China’s most senior foreign policy official Yang Jiechi said the US under Donald Trump had followed “misguided policies”, and called on the new administration to change course – even as comments from President Joe Biden’s advisers echo his predecessor’s tough tone on China.
“For the past few years, the Trump administration adopted misguided policies against China, plunging the relationship into its most difficult period since the establishment of diplomatic ties,” said Yang, a Politburo member regarded as President Xi Jinping’s most trusted foreign policy aide.
The US had an outdated mentality “of zero-sum, major-power rivalry” and needed to change to get the relationship back on track, Yang said.
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His comments largely echoed appeals last week from China’s ambassador to the US Cui Tiankai and foreign vice-minister Le Yucheng for the US to stop perceiving China as its enemy. But critics say the calls amount to empty rhetoric, with Beijing taking an increasingly aggressive approach across multiple fronts, including trade, technology, global and regional influence, and ideology.
Yang, who was speaking at a virtual event hosted by the National Committee on US-China Relations, is the highest-ranking official so far to comment on the bilateral relationship since Biden’s inauguration nearly two weeks ago. As a Politburo member, Yang outranks Foreign Minister Wang Yi. Committee members include former US secretary of state Henry Kissinger and former US treasury secretary Jacob Lew.
While Beijing has been keen for a reset in ties, Biden’s team has signalled that China will be a central theme in its foreign policy, with political consensus in Washington remaining against a return to pre-Trump relations.
US Secretary of State Antony Blinken said China posed the most significant threat to US interests, and that he endorsed the Trump administration’s tougher approach to China, even if he disagreed with its tactics.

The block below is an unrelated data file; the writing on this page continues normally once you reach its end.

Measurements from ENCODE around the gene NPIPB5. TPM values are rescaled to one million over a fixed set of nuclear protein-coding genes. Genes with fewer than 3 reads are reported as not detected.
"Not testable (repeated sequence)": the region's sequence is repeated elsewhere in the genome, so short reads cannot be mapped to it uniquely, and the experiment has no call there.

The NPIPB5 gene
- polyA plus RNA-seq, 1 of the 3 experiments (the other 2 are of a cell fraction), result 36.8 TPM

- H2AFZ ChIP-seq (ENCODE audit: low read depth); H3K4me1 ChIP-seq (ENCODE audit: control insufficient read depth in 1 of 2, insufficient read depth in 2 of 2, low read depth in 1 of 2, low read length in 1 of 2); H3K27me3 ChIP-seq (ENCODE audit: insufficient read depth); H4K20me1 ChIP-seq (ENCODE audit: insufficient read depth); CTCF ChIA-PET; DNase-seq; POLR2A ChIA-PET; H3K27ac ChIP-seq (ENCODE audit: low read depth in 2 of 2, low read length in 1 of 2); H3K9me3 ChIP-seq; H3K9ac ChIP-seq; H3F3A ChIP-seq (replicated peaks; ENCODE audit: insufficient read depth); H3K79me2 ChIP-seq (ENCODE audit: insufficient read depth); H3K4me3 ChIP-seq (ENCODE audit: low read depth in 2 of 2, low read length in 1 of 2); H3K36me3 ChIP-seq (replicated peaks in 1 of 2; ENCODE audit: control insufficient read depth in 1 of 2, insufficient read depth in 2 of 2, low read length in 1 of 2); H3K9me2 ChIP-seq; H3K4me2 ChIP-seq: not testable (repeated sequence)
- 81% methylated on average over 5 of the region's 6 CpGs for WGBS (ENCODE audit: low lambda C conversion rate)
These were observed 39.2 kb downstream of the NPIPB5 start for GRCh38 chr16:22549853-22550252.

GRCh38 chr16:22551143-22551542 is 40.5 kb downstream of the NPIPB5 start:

Yang said normal exchanges between China and the US needed to be restored at all levels, including through the reversal of Trump-era policies such as the labelling of Chinese media outlets in the US as foreign missions and the closure of Confucius Institutes at US universities.
“I hope the new administration will remove the stumbling blocks to people-to-people exchanges, like harassing Chinese students, restricting Chinese media outlets, shutting down Confucius Institutes and suppressing Chinese companies,” he said. “These policy measures are not only wrong but also unpopular.”
At the same time, Yang said the two countries needed to broaden cooperation on issues such as the pandemic, while managing differences on what he described as China’s “core interests”, including Taiwan, Hong Kong, Tibet and Xinjiang.
“They constitute a red line that must not be crossed,” he said. “Any trespassing would end up undermining China-US relations and the United States’ own interests. We in China hope that the US side will fully understand the sensitivity of these issues and handle them with prudence, so as to avoid disruption or damage to mutual trust and cooperation.”
The US has accused Beijing of carrying out “genocide” in Xinjiang while also criticising the political crackdown in Hong Kong, sanctioning officials and entities as a result.
Yang said trade issues between the world’s two largest economies “should not be politicised” and that the two sides should both provide a “fair, open and non-discriminatory environment for each other’s countries”.
US businesses have long complained of an uneven playing field in China, including massive Chinese state subsidies to domestic firms and forced technology transfers.
“We need to respect each other, seek common ground while putting aside differences, keep disagreements under effective control, and expand common interests,” he said.
Yang also argued that China’s ruling Communist Party and its development path had the “wholehearted support” of the Chinese people. His comments appeared to be a response to former US secretary of state Mike Pompeo’s efforts to distinguish between the party – described as the “central threat of our times” – and China’s 1.4 billion people, “surveilled, oppressed, and scared to speak out”, according to Pompeo.
The committee said Yang would answer questions from the organisation’s board of directors in a closed-door session on Tuesday, covering the potential for renewed US-China dialogue, Taiwan, the Belt and Road Initiative, Hong Kong, Xinjiang, media censorship and whether China would join the “Paris Club” of major creditor countries.
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